Overexpression of L1-FGGY or knockdown of FGGY exhibited an oncogenic role in vitro and in vivo. A,L1-FGGY expression in H520OV-CTRL and H520OV-L1-FGGY cells. B,FGGY expression in different cells. C, The expression of lipid metabolism–related genes. The results for H520OV-L1-FGGY were relative expression values compared with H520OV-CTRL, and the results for H520sh-FGGY were relative expression values compared with H520sh-CTRL. D, Cell proliferation results. E, Cell apoptosis results. F, Representative images in wound-healing assays. G, Representative images in transwell invasion assays. H, The expression of EMT marker genes. I, The expression of cytokines. J, Representative image of the forming tumors and the size of them at various time points upon injection. *, P < 0.05; **, P < 0.01; N.S., nonsignificant.

Figure 5.

Overexpression of L1-FGGY or knockdown of FGGY exhibited an oncogenic role in vitro and in vivo. A,L1-FGGY expression in H520OV-CTRL and H520OV-L1-FGGY cells. B,FGGY expression in different cells. C, The expression of lipid metabolism–related genes. The results for H520OV-L1-FGGY were relative expression values compared with H520OV-CTRL, and the results for H520sh-FGGY were relative expression values compared with H520sh-CTRL. D, Cell proliferation results. E, Cell apoptosis results. F, Representative images in wound-healing assays. G, Representative images in transwell invasion assays. H, The expression of EMT marker genes. I, The expression of cytokines. J, Representative image of the forming tumors and the size of them at various time points upon injection. *, P < 0.05; **, P < 0.01; N.S., nonsignificant.

Close modal

We next validated upregulation of lipid metabolism–related genes in H520OV-L1-FGGY and H520sh-FGGY cells by qPCR assay. We first validated the upregulation of the genes in AA metabolism and cytochrome P450 metabolism (Fig. 5C). Then, we detected the genes related to glucose and lipid metabolism, which mediates ATP generating in cells. The genes involved in fatty acid oxidation were upregulated, and genes involved in glucose aerobic oxidation and glycolysis were altered slightly (Fig. 5C).

Then, we further explored the role of FGGY in carcinogenesis. We found a greater proliferation rate in H520OV-L1-FGGY and H520sh-FGGY (Fig. 5D) than the control cell lines via the Cell Counting Kit 8 (CCK8) proliferation assay. Consistently, a reduced apoptotic rate was found in H520OV-L1-FGGY and H520sh-FGGY (Fig. 5E) using the Annexin-V apoptosis assay. These results implied that LINE-1 inserted into FGGY significantly stimulated cell proliferation and reduced cell apoptosis through suppressing FGGY.

The migration and invasion capacities of H520OV-L1-FGGY and H520sh-FGGY were evaluated via the wound-healing assays and by the transwell invasion assay preformed. We found that the wound closure rate of H520OV-L1-FGGY and H520sh-FGGY (Fig. 5F) were significantly higher than corresponding control cell lines. Consistently, more of those cells expressing H520OV-L1-FGGY and H520sh-FGGY (Fig. 5G) migrate across the matrigel layer after 48 hours. Furthermore, the enriched transcription of epithelial–mesenchymal transition (EMT)–related biomarker was detected using qPCR assay. The conventionally used epithelium cell biomarker of E-cadherin was reduced, but other well-described mesenchymal cell biomarkers of N-cadherin and β-catenin and EMT-related transcription factors (snail, slug, zeb1, and Twist) were increased in those cells expressing H520OV-L1-FGGY and H520sh-FGGY (Fig. 5H). The qPCR results also showed that immune suppression–related cytokines, including IL1α, IL6, IL33, and IL34, were upregulated, whereas T-cell activation–related cytokines, including IFNγ, IFNλ, IL17, and IL27, were downregulated in H520OV-L1-FGGY and H520sh-FGGY cells (Fig. 5I). These results imply that LINE-1 inserted into FGGY promotes cell invasion and migration by stimulating the EMT phenotype, accompanied by influencing the transcription of cytokines in tumor cells.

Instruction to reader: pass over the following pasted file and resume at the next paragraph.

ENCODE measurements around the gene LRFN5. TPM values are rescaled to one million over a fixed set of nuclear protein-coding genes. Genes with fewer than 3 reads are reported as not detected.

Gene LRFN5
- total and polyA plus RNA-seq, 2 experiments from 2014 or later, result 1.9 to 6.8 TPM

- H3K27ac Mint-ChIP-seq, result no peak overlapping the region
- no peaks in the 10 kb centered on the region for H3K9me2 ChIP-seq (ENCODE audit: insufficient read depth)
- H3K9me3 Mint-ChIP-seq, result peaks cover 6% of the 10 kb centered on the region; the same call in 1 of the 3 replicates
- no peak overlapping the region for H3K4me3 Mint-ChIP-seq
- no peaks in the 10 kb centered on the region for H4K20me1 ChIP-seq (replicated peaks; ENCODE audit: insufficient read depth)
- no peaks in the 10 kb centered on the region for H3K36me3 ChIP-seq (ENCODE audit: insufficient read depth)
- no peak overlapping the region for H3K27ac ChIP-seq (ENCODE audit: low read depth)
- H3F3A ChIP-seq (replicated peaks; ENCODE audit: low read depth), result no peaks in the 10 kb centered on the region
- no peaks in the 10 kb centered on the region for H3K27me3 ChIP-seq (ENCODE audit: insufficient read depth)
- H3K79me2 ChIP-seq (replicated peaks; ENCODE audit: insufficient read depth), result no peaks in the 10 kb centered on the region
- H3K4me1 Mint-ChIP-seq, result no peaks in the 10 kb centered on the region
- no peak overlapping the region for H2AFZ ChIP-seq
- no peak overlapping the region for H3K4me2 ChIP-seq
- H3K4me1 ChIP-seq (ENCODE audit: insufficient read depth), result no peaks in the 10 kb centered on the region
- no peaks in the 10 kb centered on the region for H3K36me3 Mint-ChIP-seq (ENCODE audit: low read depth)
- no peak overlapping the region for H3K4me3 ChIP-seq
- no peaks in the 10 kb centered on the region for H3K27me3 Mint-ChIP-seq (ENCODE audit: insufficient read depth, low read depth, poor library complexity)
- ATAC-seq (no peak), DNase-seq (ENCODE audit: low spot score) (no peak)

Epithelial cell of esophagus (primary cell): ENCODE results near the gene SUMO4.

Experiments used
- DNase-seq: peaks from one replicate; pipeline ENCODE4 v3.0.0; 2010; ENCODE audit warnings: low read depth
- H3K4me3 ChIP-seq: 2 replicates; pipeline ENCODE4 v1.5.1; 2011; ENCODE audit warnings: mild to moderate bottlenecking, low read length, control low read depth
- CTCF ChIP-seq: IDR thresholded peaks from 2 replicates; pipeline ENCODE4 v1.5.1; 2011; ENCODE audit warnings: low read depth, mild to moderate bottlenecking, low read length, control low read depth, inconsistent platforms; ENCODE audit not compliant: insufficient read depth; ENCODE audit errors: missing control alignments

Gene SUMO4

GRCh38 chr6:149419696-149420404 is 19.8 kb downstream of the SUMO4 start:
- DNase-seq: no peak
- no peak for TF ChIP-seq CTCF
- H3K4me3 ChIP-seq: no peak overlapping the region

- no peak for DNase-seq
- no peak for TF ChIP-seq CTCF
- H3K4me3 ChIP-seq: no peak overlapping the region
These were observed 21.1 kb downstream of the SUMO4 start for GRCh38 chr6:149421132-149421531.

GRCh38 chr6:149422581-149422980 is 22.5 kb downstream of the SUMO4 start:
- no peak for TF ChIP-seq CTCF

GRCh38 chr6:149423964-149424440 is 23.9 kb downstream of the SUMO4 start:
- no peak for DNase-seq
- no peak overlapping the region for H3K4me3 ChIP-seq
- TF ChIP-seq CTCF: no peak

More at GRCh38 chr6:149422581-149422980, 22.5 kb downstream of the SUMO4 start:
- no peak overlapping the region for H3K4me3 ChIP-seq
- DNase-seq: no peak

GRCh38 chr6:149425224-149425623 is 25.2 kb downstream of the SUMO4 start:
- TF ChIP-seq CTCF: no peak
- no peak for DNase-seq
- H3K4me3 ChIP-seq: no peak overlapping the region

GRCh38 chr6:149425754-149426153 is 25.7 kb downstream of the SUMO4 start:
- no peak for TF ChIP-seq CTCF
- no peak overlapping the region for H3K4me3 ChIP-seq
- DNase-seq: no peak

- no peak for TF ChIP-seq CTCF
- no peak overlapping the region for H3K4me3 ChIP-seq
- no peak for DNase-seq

Next, we tested if L1-FGGY would affect carcinogenesis in vivo. Cells transduced with the H520OV-L1-FGGY and H520sh-FGGY lentiviral constructs and their control cells were injected into NOD-SCID mice subcutaneously as xenografts. After 24 days, the average volumes of tumors generated by engrafted tumor cells from the H520OV-L1-FGGY and H520sh-FGGY groups (Fig. 5J) were at least 2-fold greater volumes when compared with the control groups. Consistently, the growth rates of tumors in H520OV-L1-FGGY mice were much greater than those in H520OV-CTRL mice (Fig. 5J). To further validate our observations in NCI-H520, we repeated the experiments in another LUSC cell line, SK-MES-1, to further validate our observations in NCI-H520. We found consistent results in SK-MES-1, in which forced overexpression of L1-FGGY or knockdown of FGGY promoted cell proliferation and migration, reduced cell apoptosis, as well as implicated with dysregulation of lipid metabolism and cytokine transcription (Supplementary Fig. S5).

Taken together, these findings implied that L1-FGGY could significantly suppress FGGY expression, stimulate cell proliferation, inhibit cell apoptosis, promote cell invasion and EMT, and thereby predicted to facilitate carcinogenesis. Besides, L1-FGGY also seemed to be implicated in cell energy metabolism and cytokine transcription.

Reverse transcriptase inhibitors inhibited the proliferation of LUSC cells and impaired the growth of LUSC xenografts in vitro and in vivo via recovering FGGY